The MBIE’s first round of science investment for 2012 will support 47 research projects in the biological industries, energy and minerals, the environment, hazards and infrastructure, and health and society funding categories.

This year, there is an increased focus on encouraging promising new ideas that can deliver commercial results, with 11 applicants receiving funding through the Smart Ideas category.

Smart Ideas has two phases. The first phase allows researchers to develop their novel idea; then they will have to apply for further funding aimed at commercialising the work.

One of these projects is to develop a novel clean-energy storage technology designed to overcome problems with integrating renewable wind energy into the national grid.

“Ideas like this energy storage system can have significant commercial potential in New Zealand and globally, but they have to get to the point of being commercially viable,” says Joyce.

“The Smart Ideas approach will help make this happen while strengthening relationships between science and businesses and developing the entrepreneurial culture among New Zealand researchers.”

All successful proposals, including the Smart Ideas ones, were selected by MBIE’s Science Board after their proposals were reviewed by independent experts.

“The successful proposals so far range from research into combating the Psa bacterial disease in kiwifruit to enhancing the resilience of underground infrastructure in Christchurch,” Joyce says.

“Science is both a driver of economic

growth and a strong platform for evidence-based decision making across society. These projects have been selected on the basis of

their high-quality science and the difference they can make.”

Business incubator grants

Government grants of $50,000 to young technology companies via business incubators has also been met with enthusiasm.

Steve Corbett, chairman of Incubators

New Zealand and head of Massey University’s ecentre, says the Government’s initiative is recognition of the way the incubator industry has developed.

Corbett says the next decade has the potential to be one of the best decades for New Zealand technology companies to succeed internationally and New Zealand’s incubators are well placed to support them.

He says the incubators have developed a significant role in the technology start-up development phases, with direct links to research providers, universities and Crown Research Institutes, to ensure the funding is targeted appropriately.

“The incubators’ structures and systems and investor networks will ensure the research grants can be leveraged to further assist the tech start-ups to achieve product and market validation earlier and get to market that much sooner.”

Experts agree that there is hope for New Zealand’s start-up scene. Following a conference held last year by Auckland-based incubator IceHouse, Nicholas Carlson outlined his thoughts on New Zealand’s potential in this area in Business Insider. Overall, he thought New Zealand had scope to become an excellent hub for start-up ventures, but he felt some major changes needed to happen in New Zealand first, including better access to broadband Internet and more consumer web products.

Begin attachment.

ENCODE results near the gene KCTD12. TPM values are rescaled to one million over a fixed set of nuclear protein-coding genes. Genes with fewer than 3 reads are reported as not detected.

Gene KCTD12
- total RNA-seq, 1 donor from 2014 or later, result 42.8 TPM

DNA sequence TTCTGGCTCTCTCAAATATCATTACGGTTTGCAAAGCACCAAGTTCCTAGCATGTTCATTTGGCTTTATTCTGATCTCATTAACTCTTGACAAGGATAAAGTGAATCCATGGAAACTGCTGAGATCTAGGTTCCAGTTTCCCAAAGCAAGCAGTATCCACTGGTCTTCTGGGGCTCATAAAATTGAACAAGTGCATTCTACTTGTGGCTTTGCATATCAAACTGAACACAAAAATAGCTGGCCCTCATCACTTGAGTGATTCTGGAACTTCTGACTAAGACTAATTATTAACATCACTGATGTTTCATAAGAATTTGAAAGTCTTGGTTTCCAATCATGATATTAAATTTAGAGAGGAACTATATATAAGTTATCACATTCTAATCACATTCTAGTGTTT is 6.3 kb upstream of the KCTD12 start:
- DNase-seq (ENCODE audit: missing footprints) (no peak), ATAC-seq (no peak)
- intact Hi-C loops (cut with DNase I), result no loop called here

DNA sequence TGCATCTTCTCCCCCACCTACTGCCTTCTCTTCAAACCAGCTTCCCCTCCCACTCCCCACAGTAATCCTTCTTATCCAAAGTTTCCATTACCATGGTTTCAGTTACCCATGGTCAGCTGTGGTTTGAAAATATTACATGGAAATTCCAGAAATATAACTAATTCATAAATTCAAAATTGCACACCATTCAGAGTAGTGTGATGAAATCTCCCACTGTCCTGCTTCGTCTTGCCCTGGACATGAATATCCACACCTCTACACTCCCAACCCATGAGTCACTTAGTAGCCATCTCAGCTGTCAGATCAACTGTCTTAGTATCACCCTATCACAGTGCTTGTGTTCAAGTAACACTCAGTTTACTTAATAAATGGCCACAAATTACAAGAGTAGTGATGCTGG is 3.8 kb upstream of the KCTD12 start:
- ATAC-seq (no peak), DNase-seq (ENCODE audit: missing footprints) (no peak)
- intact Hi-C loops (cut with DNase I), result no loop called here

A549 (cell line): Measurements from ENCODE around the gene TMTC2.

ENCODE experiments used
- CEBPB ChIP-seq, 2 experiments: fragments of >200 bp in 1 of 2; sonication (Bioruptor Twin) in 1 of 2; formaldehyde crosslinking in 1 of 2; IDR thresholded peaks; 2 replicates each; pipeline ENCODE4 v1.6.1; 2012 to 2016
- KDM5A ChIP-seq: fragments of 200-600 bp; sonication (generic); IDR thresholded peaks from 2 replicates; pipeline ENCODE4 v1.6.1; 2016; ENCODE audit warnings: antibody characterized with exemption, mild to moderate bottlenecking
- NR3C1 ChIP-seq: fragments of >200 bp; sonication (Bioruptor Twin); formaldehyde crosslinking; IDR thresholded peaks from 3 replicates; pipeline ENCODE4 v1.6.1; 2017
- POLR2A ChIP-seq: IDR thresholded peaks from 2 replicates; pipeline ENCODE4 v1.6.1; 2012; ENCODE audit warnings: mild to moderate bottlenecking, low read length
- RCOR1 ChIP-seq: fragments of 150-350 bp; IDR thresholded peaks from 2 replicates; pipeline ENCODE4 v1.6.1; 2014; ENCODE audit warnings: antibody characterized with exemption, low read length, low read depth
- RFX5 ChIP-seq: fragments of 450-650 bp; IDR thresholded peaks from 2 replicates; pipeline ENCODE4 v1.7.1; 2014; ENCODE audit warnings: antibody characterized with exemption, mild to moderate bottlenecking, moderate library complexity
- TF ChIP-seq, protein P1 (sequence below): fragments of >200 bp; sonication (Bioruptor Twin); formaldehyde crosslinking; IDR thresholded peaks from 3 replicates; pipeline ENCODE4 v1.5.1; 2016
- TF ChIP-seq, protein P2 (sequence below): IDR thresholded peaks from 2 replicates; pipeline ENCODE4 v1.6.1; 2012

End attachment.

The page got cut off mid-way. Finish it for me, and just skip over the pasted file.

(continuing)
“Kiwis over-estimate their own foreignness. Auckland is no different from middle America than Cambridge is,” says Carlson.

People are certainly starting to take note of New Zealand’s potential, with individuals like Peter Thiel, a director of Facebook, investing around $6 million in New Zealand companies and projects. It is clear that New Zealand needs to maintain momentum in the investment of research and development in order to keep investors like Thiel interested.

Fortunately, the Government agrees. “The reality is, if we want faster economic growth for our country then we must invest in areas that will help grow the economy. To retain our competiveness internationally, we need increased investment in engineering, science, and research,” says Minister Steven Joyce.

Is the ‘super ministry’ enough?

While the Government certainly appears to be taking significant steps to boost R&D, some critics believe the creation of the ‘super ministry’ to oversee business innovation and employment is not addressing the key issues around R&D in New Zealand.

Earlier this year, EverEdge IP chief executive Paul Adams expressed his concerns that despite the significant annual R&D spend, too little research and development ends up being commercialised and access to knowledge gained from government-funded projects is often restricted.

“The issues in R&D and innovation in New Zealand have little to do with ministry organisation structures; the problem is that we’re burning too much money on R&D that generates no financial return for our economy,” says Adams.

He believes stopping unfair tax treatment of patents, rationalising incentive systems around public R&D, being clearer about expectations, and increasing government support for private sector commercialisation are four steps that could help New Zealand become an ideas economy.

It isn’t surprising that Labour leader

David Shearer is also critical of the Government’s decision to scrap R&D tax credits. However, reinstating the tax credits would cost around $800 million over five years, with funds coming from the agricultural sector – a proposal that has its own critics.

In a speech delivered in April this year to the Association of Scientists, Shearer said, “I believe in the power of ideas, knowledge, and research to improve the lives and wellbeing of New Zealanders.”

Few would dispute this ideal, but achieving it is the real challenge.